This week I pulled out a small 5 X7 notebook from my collection of journals. I was curious why I had this shabby little book on my shelf. When I opened it, I felt like I was in a movie where light beams out of a magical book. It was my journal from the year 2002, with 5 of my 6 children still left at home, my husband wanting to leave a job he wasn’t happy with, so he was traveling a lot picking up extra work. I read in fascination of the jumble of busy and stressful days.
What it reminded me of, is what it’s like to have a crazed 2-year-old as your constant companion. Over and over in its pages, I wrote how difficult this child was and at one point I went to the temple for reinforcement. Afterwards I wrote down the strong impression I received about this child , that “he was my work on this earth. Not wishing him grown up so I can get my masters degree. It hit me powerfully.” This was double underlined in my journal. It blows my mind that I went for peace and strength, and I wasn’t given a pass–I was given a strong directive.
Here I am 18 years later, thinking about that long-suffering, exasperating but ultimately fulfilling work. He was worth it! He has been such a gift–and it was a long hard pull. I also know getting that impression was critical for me. The Lord knew this child was difficult, but I still had a responsibility, and with His help I could see it through.
“A few things matter, literally until the end of time. A very, very few things really matter for a thousand years, very few and most stuff in that perspective is just trivial and can just be discarded, don’t even worry about it, don’t even think about it. It’s of no consequence. Few things matter most and last a long time, they could last eternally, and that’s what we should center our lives in, that’s what we should put first. So that means putting God first, making him the priority in our lives so that everything else can be seen in proper perspective.”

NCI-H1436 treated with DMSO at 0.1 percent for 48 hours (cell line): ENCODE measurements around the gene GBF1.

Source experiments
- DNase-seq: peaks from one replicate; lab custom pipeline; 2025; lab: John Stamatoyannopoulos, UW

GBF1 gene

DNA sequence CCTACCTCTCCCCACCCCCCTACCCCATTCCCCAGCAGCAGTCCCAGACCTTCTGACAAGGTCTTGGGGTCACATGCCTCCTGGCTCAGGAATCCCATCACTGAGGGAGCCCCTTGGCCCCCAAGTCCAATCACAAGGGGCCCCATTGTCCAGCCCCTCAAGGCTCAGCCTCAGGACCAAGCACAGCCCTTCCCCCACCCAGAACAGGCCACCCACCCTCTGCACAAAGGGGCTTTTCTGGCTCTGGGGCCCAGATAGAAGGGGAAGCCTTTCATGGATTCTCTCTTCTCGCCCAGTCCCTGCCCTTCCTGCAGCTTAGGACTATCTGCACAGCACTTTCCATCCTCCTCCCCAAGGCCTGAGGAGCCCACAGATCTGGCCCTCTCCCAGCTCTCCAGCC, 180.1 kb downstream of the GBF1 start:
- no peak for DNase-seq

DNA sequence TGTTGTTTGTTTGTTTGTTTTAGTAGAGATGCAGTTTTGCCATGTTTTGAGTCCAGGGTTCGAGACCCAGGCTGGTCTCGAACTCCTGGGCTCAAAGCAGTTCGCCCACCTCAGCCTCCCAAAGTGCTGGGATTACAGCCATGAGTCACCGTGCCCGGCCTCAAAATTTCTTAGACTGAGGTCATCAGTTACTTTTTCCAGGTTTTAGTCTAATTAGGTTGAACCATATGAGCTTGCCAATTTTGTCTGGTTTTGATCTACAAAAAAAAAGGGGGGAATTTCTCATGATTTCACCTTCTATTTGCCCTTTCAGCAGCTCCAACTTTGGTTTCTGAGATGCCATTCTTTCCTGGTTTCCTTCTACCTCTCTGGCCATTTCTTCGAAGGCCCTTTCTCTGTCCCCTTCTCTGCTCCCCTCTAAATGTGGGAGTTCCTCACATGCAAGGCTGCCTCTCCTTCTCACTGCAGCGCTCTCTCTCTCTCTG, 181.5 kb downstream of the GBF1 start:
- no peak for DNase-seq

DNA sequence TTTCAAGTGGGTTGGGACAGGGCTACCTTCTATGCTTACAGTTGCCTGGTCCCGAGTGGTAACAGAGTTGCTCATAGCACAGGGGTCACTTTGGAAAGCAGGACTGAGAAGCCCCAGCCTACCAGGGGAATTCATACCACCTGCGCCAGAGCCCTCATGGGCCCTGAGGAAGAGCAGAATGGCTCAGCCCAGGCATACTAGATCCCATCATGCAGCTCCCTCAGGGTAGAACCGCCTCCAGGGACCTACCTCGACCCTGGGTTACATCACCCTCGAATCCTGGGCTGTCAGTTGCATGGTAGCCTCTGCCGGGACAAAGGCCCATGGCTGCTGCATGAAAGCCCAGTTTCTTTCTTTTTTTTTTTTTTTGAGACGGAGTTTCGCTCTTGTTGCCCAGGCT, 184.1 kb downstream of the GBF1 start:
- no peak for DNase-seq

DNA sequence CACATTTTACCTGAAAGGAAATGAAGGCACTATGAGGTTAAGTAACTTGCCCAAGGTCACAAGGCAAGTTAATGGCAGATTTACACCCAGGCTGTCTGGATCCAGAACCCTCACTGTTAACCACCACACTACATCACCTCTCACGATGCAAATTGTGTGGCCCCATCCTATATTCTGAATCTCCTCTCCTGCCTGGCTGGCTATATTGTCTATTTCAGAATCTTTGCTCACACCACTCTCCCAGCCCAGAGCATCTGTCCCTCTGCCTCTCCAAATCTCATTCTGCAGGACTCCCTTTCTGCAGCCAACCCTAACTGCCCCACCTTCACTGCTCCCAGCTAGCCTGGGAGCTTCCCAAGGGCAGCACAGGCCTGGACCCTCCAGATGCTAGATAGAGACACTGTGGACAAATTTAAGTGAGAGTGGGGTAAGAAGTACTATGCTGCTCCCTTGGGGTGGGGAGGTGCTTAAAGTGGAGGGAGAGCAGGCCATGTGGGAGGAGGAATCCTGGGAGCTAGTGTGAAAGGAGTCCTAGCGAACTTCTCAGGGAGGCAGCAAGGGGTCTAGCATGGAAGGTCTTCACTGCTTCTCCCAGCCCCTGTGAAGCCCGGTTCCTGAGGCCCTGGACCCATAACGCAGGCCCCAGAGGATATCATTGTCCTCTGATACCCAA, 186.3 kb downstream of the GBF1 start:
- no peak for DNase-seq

“You’ve got to start saying ‘yes’ when other people are saying ‘no,'” he said. “You have to start saying ‘no’ when other people are saying ‘yes.’
McKeown calls these “divine trade-offs” and says the work of making the right choice in these instances is “the work of life.”
“The nature of the plan is that we cannot do it all. … If there were no trade-offs, there would be no need for agency,” he said. “I just have to figure out from the Lord what he wants me to do, what my errand from the Lord is.”
I know it is easy for me to look back from my high and mighty empty nester perch to be preachy about this. That is not my intent. I had forgotten how hard this stretch of my life was, but through my journal there was a thread of me constantly seeking support and strength from heaven, because I knew I couldn’t do it on my own.
What is our errand from the Lord? How do we discern what our own eternal choices are ? Can we trust God enough to lean on Him (heavily, in my case) to help us?